This interview between MarTech's Sudipto Ghosh and Fraudlogix CEO, Hagai Shechter was originally published on September 11, 2017 as part of Marketing Technology Insights' Interview Series.
On Marketing Technology
MTS: Tell us about your role and how you got here? What inspired you to be part of an online advertising fraud detection company?
I’ve been working in the online space since the late 90s. Previously, I owned a company that sold digital products through affiliates and marketing partners and we were hit with online fraud. It turned out that some of our marketing partners were unscrupulous. They were creating fake transactions using stolen credit card data. We almost went out of business when the real card owners started reporting fraudulent charges. We were paying the affiliates a commission for each transaction so not only did we have to refund fraudulent sales, but we lost the commissions too.
By the time we figured out what was going on, these bogus affiliates disappeared along with the commissions. That’s when we developed a solution to stop it. It was a classic case of “necessity is the mother of invention”. At that point, we realized we had a solution for a problem many others in the space were experiencing. That was around 2009 and after we launched Fraudlogix – originally in the affiliate space, we expanded into programmatic ad fraud. Our solutions always have our clients’ business model in mind because we’ve been there and know all too well how devastating fraud can be from the advertiser all the way up to the network and publisher.
MTS: Given the changing dynamic of programmatic advertising, how should brands build a unified adtech stack for measurement, verification and brand safety?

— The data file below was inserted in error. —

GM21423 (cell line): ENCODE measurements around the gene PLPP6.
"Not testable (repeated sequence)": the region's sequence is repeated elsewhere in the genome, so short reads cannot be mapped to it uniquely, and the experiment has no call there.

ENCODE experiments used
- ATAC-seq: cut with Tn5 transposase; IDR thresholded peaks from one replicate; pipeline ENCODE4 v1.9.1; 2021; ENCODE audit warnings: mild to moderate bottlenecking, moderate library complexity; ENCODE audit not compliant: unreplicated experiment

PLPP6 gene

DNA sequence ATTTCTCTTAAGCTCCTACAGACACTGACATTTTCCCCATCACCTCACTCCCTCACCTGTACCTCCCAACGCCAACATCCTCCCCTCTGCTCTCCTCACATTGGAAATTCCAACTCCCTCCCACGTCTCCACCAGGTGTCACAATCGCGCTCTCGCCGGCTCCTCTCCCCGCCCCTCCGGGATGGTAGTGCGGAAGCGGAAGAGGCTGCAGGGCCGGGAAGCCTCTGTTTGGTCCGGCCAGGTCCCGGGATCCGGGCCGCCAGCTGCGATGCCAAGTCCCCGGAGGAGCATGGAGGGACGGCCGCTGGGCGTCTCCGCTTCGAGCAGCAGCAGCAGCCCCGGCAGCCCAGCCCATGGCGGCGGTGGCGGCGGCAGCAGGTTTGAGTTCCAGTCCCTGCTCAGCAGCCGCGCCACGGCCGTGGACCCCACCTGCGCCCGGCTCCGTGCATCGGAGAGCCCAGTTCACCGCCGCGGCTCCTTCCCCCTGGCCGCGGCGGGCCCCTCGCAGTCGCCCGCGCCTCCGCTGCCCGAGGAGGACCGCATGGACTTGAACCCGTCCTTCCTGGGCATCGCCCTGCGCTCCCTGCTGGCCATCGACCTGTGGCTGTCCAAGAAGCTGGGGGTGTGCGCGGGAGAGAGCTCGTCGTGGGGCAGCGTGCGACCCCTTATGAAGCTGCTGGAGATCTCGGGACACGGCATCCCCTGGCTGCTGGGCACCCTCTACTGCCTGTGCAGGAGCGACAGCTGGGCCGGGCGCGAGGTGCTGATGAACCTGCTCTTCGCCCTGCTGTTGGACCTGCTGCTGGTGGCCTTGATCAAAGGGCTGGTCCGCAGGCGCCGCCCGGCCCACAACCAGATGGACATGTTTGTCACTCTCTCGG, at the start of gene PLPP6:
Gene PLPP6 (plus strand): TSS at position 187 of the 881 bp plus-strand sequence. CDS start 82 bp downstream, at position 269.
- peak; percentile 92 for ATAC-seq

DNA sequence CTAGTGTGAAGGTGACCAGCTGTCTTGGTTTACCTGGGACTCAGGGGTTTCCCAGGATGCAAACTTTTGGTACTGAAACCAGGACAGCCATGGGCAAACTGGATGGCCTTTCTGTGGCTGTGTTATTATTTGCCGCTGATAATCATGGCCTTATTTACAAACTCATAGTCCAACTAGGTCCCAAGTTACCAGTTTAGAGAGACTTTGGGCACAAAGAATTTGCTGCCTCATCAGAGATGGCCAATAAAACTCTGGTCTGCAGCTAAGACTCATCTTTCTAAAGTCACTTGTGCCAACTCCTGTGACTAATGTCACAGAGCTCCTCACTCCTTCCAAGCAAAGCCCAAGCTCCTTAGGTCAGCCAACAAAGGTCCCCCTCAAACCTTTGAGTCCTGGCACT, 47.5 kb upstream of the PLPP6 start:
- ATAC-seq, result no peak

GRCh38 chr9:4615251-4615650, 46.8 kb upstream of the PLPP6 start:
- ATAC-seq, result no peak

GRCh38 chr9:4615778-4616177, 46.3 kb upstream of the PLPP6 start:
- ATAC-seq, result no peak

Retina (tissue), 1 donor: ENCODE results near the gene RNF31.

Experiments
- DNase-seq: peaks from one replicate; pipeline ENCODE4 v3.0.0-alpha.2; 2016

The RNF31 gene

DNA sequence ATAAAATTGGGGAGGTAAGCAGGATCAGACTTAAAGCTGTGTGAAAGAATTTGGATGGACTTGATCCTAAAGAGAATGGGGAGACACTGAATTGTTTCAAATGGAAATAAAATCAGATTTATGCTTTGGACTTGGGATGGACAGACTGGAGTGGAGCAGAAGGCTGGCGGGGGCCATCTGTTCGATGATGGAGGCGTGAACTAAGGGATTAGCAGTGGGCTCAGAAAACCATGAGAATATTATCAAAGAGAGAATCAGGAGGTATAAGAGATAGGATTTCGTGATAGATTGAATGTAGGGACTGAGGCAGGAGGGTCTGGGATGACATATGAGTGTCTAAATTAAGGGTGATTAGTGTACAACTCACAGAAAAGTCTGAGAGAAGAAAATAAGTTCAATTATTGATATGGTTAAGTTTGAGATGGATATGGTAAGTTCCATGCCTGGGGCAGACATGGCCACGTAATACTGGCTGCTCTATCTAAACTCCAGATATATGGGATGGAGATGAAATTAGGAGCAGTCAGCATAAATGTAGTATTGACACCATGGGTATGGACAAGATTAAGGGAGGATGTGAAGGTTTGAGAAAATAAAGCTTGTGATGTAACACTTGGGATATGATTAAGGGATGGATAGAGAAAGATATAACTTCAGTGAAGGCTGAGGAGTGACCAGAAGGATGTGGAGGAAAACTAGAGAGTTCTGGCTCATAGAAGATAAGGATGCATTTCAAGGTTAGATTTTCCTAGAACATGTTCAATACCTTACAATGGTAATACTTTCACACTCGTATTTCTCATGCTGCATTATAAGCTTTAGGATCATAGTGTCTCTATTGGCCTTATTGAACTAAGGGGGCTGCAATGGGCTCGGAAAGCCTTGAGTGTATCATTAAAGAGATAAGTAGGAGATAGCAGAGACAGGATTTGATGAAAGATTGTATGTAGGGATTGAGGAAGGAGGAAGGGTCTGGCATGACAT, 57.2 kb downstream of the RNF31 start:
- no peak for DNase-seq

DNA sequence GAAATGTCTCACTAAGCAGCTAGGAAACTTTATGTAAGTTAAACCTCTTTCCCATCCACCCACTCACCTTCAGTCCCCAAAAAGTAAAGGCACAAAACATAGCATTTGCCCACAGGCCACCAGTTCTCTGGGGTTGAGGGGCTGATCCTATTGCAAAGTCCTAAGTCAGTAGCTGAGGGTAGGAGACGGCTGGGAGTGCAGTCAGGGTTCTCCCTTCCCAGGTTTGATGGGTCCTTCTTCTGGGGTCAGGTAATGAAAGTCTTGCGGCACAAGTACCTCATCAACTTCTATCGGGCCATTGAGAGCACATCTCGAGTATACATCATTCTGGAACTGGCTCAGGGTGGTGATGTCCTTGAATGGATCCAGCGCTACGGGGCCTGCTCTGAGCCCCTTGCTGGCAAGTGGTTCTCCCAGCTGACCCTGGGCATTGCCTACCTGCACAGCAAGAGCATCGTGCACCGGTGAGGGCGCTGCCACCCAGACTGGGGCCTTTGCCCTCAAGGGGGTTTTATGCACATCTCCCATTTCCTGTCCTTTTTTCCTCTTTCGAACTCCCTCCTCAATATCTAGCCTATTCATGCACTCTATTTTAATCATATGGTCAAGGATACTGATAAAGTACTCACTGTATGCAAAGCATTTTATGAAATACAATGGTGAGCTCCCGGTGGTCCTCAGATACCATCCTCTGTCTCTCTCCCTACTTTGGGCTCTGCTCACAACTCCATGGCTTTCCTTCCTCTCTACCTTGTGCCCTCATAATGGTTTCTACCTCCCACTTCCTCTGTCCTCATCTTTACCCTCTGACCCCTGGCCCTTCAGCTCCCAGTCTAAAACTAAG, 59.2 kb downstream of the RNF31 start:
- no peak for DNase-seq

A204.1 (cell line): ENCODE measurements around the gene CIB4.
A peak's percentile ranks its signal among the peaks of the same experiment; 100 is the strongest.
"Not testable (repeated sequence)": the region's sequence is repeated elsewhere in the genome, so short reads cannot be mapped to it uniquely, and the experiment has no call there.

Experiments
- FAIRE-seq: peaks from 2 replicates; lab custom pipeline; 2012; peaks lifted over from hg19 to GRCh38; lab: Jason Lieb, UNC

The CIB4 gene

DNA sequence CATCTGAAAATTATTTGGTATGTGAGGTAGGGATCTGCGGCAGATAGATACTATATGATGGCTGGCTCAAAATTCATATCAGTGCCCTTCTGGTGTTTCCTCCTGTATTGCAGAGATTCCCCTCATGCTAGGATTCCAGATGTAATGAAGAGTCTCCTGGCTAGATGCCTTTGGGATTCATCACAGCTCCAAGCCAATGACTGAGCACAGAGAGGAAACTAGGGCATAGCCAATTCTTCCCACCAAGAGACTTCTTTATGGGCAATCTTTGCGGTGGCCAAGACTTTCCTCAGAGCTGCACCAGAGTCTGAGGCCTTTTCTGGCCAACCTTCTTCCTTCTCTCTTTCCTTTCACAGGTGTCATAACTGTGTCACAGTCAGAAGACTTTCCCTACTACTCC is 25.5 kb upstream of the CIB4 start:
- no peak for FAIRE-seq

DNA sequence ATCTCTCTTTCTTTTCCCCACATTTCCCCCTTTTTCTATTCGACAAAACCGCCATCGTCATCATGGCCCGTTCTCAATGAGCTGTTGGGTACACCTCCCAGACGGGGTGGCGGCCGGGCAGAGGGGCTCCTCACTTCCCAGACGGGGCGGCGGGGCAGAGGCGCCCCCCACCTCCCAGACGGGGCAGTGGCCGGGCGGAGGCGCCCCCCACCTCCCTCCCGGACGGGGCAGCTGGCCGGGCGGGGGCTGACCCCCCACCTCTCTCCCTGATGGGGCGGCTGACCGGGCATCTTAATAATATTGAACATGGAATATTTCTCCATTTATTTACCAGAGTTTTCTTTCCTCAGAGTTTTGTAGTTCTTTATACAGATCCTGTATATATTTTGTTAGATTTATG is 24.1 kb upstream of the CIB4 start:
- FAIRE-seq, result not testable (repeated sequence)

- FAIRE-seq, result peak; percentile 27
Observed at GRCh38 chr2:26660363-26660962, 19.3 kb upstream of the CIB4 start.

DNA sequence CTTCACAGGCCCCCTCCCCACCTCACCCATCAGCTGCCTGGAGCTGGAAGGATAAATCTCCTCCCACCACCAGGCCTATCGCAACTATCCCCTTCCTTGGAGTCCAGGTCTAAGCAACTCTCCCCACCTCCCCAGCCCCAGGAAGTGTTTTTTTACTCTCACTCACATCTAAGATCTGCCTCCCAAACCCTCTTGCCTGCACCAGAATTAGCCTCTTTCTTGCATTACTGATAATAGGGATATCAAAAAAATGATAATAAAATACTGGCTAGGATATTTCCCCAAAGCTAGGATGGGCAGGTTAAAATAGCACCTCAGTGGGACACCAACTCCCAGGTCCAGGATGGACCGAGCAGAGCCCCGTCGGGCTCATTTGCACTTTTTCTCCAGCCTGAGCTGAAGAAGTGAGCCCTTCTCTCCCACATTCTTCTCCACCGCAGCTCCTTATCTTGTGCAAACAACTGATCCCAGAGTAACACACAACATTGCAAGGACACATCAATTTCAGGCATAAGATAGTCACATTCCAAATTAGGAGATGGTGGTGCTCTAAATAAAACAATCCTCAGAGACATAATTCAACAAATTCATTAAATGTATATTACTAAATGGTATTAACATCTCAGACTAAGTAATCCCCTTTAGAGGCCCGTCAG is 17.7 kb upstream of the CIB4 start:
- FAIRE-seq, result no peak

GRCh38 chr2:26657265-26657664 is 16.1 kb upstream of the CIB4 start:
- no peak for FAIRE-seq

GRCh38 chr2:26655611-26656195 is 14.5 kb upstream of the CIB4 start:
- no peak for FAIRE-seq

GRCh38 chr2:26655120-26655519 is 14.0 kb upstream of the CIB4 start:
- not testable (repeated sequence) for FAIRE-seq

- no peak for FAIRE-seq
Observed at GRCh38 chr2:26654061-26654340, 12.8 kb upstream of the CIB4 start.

There are so many different solutions for marketers right now, but at the end of the day, I think it’s important that if a company is telling you that you should block certain traffic, they need to tell you why they think that. I understand that verification companies can’t give away proprietary information– but I think advertisers and marketers should be asking more and expecting more information from verification vendors before blindly trusting them to optimize their campaigns. It’s frustrating for everyone in the space to have multiple vendors give multiple results on traffic quality so it makes sense that if I tell you to block something I should tell you why – what did I see to make me flag that certain traffic? Marketers should also be looking at their KPIs, not how much traffic was or wasn’t blocked with a certain solution.
MTS: How should brands determine the baseline for their ad traffic patterns and audience behavior?
There are some simple things that a brand can do when looking at traffic patterns and audience behavior, such as looking to see if all their impressions came from the same IP address or all their installs came from one device operating system – that’s not normal. However, fraudsters have become more sophisticated when it comes to hiding fraudulent patterns, including spoofing IP addresses, geo location, devices, etc. I would say that if ever there are unexplained spikes in traffic that result in no conversions, be wary, and don’t get hung up on vanity metrics (clicks and page views) because they can be gamed very easily.
MTS: How does the growing prominence of programmatic capabilities in AdTech impact the norms in affiliate fraud and transparency?
Programmatic can be very powerful in targeting the right audience at the right time, often in niche environments. With that said, transparency needs to become the norm so that marketers know where their ads are being served and to what type of traffic. If my ads are served to organic traffic, that’s much more valuable to me than paid.
MTS: What steps should AdTech innovation companies take to bridge the ‘Grand Canyon’ between technology adoption and their expected ROI?